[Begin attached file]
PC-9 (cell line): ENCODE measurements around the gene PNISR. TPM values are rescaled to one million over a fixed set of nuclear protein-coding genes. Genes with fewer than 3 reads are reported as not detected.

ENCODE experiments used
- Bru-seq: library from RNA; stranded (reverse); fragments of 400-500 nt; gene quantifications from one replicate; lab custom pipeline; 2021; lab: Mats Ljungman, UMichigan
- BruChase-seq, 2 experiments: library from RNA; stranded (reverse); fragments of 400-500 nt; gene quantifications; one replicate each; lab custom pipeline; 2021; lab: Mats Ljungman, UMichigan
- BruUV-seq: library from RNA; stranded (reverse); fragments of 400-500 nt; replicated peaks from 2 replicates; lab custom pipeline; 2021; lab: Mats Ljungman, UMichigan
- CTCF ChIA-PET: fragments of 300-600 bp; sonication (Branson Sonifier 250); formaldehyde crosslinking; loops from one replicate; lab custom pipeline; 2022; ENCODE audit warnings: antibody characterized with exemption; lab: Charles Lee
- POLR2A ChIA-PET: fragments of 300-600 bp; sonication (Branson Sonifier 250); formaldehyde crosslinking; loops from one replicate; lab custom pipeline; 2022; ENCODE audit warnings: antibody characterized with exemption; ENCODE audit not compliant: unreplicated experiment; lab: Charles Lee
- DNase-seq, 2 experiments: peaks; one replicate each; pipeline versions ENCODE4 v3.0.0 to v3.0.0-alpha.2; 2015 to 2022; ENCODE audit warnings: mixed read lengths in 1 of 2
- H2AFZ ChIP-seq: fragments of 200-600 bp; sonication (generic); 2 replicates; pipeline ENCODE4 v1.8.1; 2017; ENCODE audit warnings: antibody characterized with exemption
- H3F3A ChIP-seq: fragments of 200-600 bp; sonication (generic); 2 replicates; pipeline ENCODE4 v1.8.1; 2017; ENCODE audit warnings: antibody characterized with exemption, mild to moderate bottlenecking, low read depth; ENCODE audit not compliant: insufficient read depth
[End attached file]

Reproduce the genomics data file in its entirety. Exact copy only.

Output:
PC-9 (cell line): ENCODE measurements around the gene PNISR. TPM values are rescaled to one million over a fixed set of nuclear protein-coding genes. Genes with fewer than 3 reads are reported as not detected.

ENCODE experiments used
- Bru-seq: library from RNA; stranded (reverse); fragments of 400-500 nt; gene quantifications from one replicate; lab custom pipeline; 2021; lab: Mats Ljungman, UMichigan
- BruChase-seq, 2 experiments: library from RNA; stranded (reverse); fragments of 400-500 nt; gene quantifications; one replicate each; lab custom pipeline; 2021; lab: Mats Ljungman, UMichigan
- BruUV-seq: library from RNA; stranded (reverse); fragments of 400-500 nt; replicated peaks from 2 replicates; lab custom pipeline; 2021; lab: Mats Ljungman, UMichigan
- CTCF ChIA-PET: fragments of 300-600 bp; sonication (Branson Sonifier 250); formaldehyde crosslinking; loops from one replicate; lab custom pipeline; 2022; ENCODE audit warnings: antibody characterized with exemption; lab: Charles Lee
- POLR2A ChIA-PET: fragments of 300-600 bp; sonication (Branson Sonifier 250); formaldehyde crosslinking; loops from one replicate; lab custom pipeline; 2022; ENCODE audit warnings: antibody characterized with exemption; ENCODE audit not compliant: unreplicated experiment; lab: Charles Lee
- DNase-seq, 2 experiments: peaks; one replicate each; pipeline versions ENCODE4 v3.0.0 to v3.0.0-alpha.2; 2015 to 2022; ENCODE audit warnings: mixed read lengths in 1 of 2
- H2AFZ ChIP-seq: fragments of 200-600 bp; sonication (generic); 2 replicates; pipeline ENCODE4 v1.8.1; 2017; ENCODE audit warnings: antibody characterized with exemption
- H3F3A ChIP-seq: fragments of 200-600 bp; sonication (generic); 2 replicates; pipeline ENCODE4 v1.8.1; 2017; ENCODE audit warnings: antibody characterized with exemption, mild to moderate bottlenecking, low read depth; ENCODE audit not compliant: insufficient read depth